Saturday, 8 November 2014

What is That "Sorry" Worth?



Since my own devastating 'church' experience, I've been reading and learning all I can about abuse. What it looks like. How it manifests. Why both abuser and abused seem to act out their parts as if reading from some ineluctable script, regardless of the finer details of the situation.

There are the classic moves like blaming, gas lighting and shunning.

There is the haunting pain of shame, self-doubt and isolation.

And there is, to mis-quote Maxwell Smart, the old 'say sorry and then insist your victim gets over it' trick.

I've been watching this trick being played throughout the fall of the Driscoll Empire: "He's said he's sorry, what more do you want from him!?"

And because people like Warren Throckmorton keep pressing for answers, they are accused of being judgemental, bloodthirsty and self-righteous. And that's just the polite words...

What some people refuse to understand is that people who have survived abuse (or at least understand its foulness) will move heaven and earth to make sure no-one else becomes a victim. If you've experienced that depth of pain and betrayal, you won't sit idly by and watch an abuser just walk away. Free to keep on devastating the lives of the innocent or unwary.

It's not a case of "wanting to bring them down" or "being out for revenge". It's knowing that an unrepentant abuser will strike again. Think about it for a moment - if they don't believe they've done anything wrong, why would they change their behaviour!?

That is why it is wise to seek proof of 'repentance' before trusting again. To ask that actions line up with the words.

Reparation. Redress. Restitution. Recompense. Restoration.

These are the things that can lead to reconciliation. Things that prove the sincerity of your words. Things that show how serious you are about what you have said.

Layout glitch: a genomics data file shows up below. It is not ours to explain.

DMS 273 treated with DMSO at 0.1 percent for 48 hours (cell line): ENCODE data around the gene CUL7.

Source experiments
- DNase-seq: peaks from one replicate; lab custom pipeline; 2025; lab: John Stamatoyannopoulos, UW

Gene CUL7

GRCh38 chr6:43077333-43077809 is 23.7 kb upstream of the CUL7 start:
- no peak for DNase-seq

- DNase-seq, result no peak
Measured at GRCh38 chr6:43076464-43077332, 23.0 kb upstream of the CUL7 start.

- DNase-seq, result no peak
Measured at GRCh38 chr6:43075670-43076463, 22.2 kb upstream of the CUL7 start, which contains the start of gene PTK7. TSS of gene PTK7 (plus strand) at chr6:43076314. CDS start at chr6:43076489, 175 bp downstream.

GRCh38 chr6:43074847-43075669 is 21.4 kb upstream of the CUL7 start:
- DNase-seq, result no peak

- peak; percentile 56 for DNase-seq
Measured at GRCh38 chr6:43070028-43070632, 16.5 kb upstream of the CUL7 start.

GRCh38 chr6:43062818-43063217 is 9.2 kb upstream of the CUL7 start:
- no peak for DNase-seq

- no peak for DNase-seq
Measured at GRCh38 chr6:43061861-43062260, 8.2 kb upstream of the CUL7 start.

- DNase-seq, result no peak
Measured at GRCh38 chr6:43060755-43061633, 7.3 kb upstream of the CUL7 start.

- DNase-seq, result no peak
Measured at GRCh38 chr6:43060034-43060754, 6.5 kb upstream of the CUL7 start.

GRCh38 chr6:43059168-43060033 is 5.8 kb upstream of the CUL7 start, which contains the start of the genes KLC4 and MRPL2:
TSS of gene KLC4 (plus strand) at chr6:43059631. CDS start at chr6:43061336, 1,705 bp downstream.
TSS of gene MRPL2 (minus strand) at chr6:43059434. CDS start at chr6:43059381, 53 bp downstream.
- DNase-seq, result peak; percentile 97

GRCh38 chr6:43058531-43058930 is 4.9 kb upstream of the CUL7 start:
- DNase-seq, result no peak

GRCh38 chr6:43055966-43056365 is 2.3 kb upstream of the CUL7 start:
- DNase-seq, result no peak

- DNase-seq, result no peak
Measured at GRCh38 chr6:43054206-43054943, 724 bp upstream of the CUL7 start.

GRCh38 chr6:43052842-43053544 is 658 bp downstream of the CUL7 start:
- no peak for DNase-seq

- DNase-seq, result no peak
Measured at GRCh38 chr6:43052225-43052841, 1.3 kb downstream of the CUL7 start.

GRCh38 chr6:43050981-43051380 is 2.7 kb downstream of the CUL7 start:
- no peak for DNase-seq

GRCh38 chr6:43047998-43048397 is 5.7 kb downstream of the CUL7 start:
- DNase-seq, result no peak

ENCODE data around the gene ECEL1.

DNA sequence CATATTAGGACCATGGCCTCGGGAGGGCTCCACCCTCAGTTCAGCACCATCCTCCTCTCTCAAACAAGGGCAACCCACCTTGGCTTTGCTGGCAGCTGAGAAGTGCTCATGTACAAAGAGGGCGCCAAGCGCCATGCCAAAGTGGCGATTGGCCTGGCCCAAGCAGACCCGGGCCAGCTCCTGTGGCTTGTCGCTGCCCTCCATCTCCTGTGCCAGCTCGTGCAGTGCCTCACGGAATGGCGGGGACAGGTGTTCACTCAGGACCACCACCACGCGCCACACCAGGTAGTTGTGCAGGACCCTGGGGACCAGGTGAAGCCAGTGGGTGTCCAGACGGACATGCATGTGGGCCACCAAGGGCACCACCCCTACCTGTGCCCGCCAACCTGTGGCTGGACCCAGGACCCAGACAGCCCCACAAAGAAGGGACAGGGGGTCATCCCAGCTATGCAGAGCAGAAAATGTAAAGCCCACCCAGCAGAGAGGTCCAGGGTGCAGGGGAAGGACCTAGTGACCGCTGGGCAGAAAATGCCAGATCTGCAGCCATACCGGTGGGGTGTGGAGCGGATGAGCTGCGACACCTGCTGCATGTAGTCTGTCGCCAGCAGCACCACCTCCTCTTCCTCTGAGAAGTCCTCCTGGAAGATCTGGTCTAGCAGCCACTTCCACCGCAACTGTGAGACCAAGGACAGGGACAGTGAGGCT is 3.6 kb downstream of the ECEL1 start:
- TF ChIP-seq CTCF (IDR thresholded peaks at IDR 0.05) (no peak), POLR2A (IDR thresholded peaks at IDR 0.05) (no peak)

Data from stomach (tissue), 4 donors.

But be warned! If you stand your ground in wanting to see the evidence, there's a real danger that you'll be further vilified. Believe me, I know what I'm talking about!

Of course, the upside to that is you'll know exactly how much that "sorry" was worth!




6 comments:

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  3. Thank you for this post... it is very timely for me. Yesterday my husband and I received a letter from a previous church leader. It's difficult to put into words how painful his words are, particularly as I think many people would think it a very gracious letter considering how "difficult and divisive" we are believed to be. But I think you probably would understand how I am feeling.

    "The haunting pain of shame, self-doubt and isolation" is very real but you are right, I don't want to bring anyone down. I simply long for them to see that their behaviour is hurting and damaging people... I suppose I still believe that if they could see it they wouldn't do it any more.

    But they can't see and we are further vilified... we can only walk away with our three boys and lose friendships, and community and a church of 22 years that I still love. I know you know how this feels... thank you for somehow being a companion on this journey.

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    1. UH my heart is deeply moved by your words. It all sounds so terribly familiar, and I want to reassure you that you are not alone!

      If you hear this from no-one else, I want you to know you have permission to keep yourself safe. You don't have to pretend, or meet anyone else's expectations. Take time - as much time as you need. Let yourself grieve the loss you are facing. Don't be pressured by anyone. Don't be discouraged that you can't "just get over it' or that things you hear or read trigger emotional pain or trauma.

      And be encouraged that there is life and joy and hope on the other side of all this. It won't come quickly, but it will come.

      With love and the very best of wishes, LL

      PS Have you read my post, "Righteous Response or Manipulation?" You may find some encouragement from that, too x

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  4. Thank you so much for your kindness.. it seems true that only people who have been through church trauma can understand what it's like. Even the need for 'keeping myself safe' has been questioned and used against me. It gets crazy doesn't it? And yes, I've read that post, it definitely resonates!! I'm fairly sure I've read all your posts over the last few months and they've really helped when I've thought I was going mad and brought comfort when I've thought nobody "gets it".

    Your writing is bearing fruit, probably more widely than you get to see, I hope that is some encouragement and comfort to you too xx

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    1. So blessed to know I've managed to encourage you - you've returned the favour by telling me! :)

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